Saturday was big for the Detroit Lakes High School gymnastics team. The Lakers are the three-time defending Class 1A state champions, and Saturday they proved to be the top team in the state regardless of school size by winning the Minnesota Girls Gymnastics Officials Association Classic.
In the meet at Park Center, Detroit Lakes finished ahead of the top two teams in Class 2A, Lakeville North and Lakeville South. The all-around champion was Detroit Lakes sophomore Jackson Hegg.
Most people may not have noticed one member of the Lakers team who didn’t really stand out unless you looked closely. Kennedy Hegg, Jackson’s twin sister, did not compete Saturday because she had been fighting an illness, but she was in uniform as she stood with her teammates and cheered.
Her right arm was different, however. Kennedy wore a large apparatus that extended from her wrist to her upper arm. It affected her mobility somewhat, but nothing can limit her desire to be with her teammates and compete … not even two broken arms.
The story began when Kennedy was a seventh-grader in her first year on the Lakers team. She had won the all-around title at the first two meets of the season, and was warming up on the uneven bars during the third competition when she fell. She extended her hands to protect her head, and bones snapped in both arms.
Immediately, it was clear that her right elbow was out of whack. But her left arm was also hurting.
She said to the people who had rushed to her aid, “ ‘Would you hold my arm?’ And they were like, ‘We ARE holding your arm.’ I said, ‘No, my other one.’ And as soon as they grabbed it, they knew it was broken, too.”
She had a severe fracture to the right forearm and both bones were broken in her left forearm. The worst spot was the right elbow; it was fractured, ligaments were ripped. It was bad.
“She was a mess there for a while,” said her mother, Monessa Hegg.
Four surgeries followed, along with nearly three years away from gymnastics. Kennedy’s left arm is back to normal but the right arm remains a work in progress. The bones in her right arm had to be re-broken and reset after the initial cast was removed, pins and other assorted hardware were inserted, and a section of the radius bone was removed from the elbow to allow more movement and less pain.
“I’ve never seen anything like it,” said Lakers coach Steve Zamzo.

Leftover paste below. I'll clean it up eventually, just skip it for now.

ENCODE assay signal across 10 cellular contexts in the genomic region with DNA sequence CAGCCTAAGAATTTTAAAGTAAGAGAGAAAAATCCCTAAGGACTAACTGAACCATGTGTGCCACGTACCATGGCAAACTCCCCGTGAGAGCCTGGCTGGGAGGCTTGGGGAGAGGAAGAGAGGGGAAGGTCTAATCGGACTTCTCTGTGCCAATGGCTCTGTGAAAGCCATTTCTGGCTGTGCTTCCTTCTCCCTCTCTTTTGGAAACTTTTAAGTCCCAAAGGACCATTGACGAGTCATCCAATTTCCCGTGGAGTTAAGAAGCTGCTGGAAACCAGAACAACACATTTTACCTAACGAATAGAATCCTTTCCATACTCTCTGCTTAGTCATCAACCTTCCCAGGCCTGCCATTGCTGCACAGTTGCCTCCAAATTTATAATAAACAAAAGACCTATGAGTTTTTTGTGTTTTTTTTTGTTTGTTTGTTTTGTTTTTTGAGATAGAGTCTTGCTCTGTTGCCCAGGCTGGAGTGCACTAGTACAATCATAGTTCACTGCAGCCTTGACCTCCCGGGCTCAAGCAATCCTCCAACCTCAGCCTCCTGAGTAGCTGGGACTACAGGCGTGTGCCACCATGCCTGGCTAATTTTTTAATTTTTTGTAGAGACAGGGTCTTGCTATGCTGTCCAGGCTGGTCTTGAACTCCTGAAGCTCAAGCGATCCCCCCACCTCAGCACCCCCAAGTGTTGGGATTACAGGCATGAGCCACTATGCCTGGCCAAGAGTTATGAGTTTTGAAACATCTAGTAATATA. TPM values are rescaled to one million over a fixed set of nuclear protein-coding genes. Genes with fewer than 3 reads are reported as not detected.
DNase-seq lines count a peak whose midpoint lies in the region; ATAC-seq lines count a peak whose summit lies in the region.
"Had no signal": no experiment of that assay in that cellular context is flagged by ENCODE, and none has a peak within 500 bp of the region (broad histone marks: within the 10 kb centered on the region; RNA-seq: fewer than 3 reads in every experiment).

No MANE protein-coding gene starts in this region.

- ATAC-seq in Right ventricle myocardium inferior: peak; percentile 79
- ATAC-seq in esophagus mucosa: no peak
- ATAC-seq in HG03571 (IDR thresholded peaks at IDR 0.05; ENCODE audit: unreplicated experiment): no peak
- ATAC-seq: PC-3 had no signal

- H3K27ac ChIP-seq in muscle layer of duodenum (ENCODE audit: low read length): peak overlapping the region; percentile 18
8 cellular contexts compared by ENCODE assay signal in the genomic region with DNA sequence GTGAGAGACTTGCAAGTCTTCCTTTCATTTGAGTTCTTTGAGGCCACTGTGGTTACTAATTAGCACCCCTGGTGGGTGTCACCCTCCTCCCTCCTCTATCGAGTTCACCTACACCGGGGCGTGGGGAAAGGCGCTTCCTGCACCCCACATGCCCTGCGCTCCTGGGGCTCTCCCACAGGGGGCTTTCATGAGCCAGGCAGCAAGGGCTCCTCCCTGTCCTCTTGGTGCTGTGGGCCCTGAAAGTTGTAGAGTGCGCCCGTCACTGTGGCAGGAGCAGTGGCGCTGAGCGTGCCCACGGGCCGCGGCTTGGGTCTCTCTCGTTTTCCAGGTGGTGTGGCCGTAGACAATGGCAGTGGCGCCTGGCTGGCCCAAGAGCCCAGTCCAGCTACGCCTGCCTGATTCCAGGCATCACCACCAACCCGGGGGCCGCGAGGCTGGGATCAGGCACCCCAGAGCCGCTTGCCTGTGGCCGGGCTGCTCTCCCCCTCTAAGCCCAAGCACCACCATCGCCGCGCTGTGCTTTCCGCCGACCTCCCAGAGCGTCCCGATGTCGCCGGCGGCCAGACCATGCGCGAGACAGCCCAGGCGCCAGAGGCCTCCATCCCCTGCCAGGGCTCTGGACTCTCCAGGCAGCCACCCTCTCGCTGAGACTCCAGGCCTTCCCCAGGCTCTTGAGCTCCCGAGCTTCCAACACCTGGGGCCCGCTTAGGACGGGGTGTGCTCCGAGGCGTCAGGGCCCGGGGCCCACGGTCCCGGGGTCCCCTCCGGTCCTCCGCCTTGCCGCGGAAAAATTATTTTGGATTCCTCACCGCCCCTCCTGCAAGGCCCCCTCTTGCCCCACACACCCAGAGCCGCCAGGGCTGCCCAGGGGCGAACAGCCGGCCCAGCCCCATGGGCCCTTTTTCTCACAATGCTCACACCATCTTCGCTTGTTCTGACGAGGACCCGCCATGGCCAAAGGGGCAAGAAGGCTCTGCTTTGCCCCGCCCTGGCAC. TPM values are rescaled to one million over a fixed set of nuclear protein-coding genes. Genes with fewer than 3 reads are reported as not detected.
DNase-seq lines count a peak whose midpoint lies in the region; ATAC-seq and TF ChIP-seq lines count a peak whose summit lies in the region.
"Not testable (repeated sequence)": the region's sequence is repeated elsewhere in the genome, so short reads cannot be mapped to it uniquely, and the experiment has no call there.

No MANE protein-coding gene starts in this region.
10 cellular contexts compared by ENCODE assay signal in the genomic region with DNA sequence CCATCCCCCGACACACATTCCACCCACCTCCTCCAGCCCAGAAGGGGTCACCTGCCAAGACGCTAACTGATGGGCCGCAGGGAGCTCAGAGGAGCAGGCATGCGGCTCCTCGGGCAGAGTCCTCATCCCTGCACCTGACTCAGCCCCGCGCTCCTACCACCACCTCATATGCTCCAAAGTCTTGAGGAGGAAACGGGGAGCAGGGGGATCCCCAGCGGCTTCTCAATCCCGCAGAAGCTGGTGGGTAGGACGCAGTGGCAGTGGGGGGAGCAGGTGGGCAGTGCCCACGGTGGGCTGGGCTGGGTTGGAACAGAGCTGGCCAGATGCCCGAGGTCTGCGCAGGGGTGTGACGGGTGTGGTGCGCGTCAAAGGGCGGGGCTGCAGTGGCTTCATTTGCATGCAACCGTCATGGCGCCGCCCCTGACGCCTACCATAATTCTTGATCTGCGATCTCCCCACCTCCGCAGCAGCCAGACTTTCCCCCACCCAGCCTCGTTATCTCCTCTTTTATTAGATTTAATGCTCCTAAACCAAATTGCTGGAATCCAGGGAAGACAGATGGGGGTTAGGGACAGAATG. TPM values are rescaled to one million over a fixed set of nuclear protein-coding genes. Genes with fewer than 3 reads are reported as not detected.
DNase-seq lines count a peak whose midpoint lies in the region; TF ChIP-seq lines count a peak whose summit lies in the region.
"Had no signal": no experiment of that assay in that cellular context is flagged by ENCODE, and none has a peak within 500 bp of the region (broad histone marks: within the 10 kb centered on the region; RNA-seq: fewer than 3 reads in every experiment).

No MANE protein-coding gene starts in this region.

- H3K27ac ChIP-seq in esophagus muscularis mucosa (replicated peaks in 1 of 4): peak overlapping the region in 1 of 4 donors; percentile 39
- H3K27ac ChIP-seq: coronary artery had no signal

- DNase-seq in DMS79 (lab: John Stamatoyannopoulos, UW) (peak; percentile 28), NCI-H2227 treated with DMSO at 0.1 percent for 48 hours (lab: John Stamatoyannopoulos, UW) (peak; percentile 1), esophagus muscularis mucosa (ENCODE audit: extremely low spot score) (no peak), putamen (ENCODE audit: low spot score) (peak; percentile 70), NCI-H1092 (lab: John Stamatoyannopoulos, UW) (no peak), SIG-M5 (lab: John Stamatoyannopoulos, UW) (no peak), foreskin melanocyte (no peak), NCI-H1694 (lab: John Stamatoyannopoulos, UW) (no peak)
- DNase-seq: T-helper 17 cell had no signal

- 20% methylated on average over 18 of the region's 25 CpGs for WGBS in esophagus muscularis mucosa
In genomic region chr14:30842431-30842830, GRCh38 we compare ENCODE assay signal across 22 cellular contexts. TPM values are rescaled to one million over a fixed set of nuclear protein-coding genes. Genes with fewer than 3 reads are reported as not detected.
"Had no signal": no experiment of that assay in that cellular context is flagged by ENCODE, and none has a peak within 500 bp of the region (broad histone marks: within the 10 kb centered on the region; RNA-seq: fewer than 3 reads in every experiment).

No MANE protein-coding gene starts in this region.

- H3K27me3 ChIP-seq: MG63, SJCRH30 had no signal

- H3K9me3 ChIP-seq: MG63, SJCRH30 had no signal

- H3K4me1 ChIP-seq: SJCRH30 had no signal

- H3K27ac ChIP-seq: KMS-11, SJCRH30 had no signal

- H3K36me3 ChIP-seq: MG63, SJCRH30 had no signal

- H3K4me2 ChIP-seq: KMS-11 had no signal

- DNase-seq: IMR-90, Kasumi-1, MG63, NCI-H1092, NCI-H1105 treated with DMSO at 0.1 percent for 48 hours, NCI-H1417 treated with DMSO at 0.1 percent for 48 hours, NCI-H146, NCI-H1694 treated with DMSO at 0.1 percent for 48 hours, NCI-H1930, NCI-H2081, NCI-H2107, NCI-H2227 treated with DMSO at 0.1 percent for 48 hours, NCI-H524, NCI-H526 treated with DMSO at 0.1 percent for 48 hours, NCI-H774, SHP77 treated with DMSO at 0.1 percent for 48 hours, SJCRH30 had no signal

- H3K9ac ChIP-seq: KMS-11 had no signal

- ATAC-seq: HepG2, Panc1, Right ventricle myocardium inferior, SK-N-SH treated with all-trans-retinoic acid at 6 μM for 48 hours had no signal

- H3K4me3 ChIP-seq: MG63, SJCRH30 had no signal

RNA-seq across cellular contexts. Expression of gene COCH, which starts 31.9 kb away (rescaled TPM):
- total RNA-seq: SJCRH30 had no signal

Kennedy is unable to put much weight on her right arm. That means no bars, no vault, no floor exercise. She’s back to competing on the beam this year and has hopes of someday doing floor exercise. Her beam routine includes one-armed cartwheels, which she hopes to upgrade to a more difficult cartwheel back tuck.
“I’m planning on working harder to do a better series,” she said.
“I can’t do anything with two arms, really. I can do my hair and stuff like that. I can still do beam and I’m so blessed that I can still do beam.”
And then she added with a smile, “It could always be worse. My left arm is perfectly fine.”
Kennedy (and her sister) also competes in diving as well as track. Kennedy is basically a one-armed diver, tucking her right arm in as she comes off the board and into the water. She has been a competitive gymnast since second grade, and being back with the team this year has been an important step.
“My teammates are my best friends,” she said. “They’re all there for you whenever you need them. They’re an amazing team.”
Doctors said the damage to her right arm is permanent, and Kennedy cannot lift anything heaver than 40 pounds or she risks more fractures.
“It’s scary, and it’s hard to keep her out of the gym,” Monessa said. “The doctor said, ‘If it’s this important to you, you can go on the beam.’ She wanted permission to do floor as well, but the doctor said with the impact of flipping it would be hard to withstand the blow.”
Zamzo called Kennedy “a very talented athlete, and the sky was the limit for her. She understands her limitations. She knows she isn’t able to do things with her arms. That just pushes her. If she sticks the routine, it’s phenomenal.”
Kennedy indeed stuck the routine in her first competition this season after all that time away from the sport, scoring a 9.4 on the beam at the Jackie Mann Invitational in Perham.
“That was really huge for the team, it really brought them together,” Monessa said of Kennedy’s return to competition.
“There were lots of hospital stays and recovery time. I can’t say enough good things about Gillette Children’s Hospital in Minneapolis, and her doctors and nurses.”
Kennedy knows she is providing inspiration to others who face setbacks.
“People say that they’re so happy that I’m doing this, that I’m so inspirational. For anyone who gets hurt, it’s motivation to come back. You can still do it, even after what happened.
“I had no doubts. I wanted it, I just wanted to do it. I saw my teammates all succeeding through state and stuff and I wanted that, too. That just pushed me more.”
And if Kennedy should finish this season by competing at state? The answer is easy.
“I’d be so happy.” Follow John on Twitter: @MSHSLjohn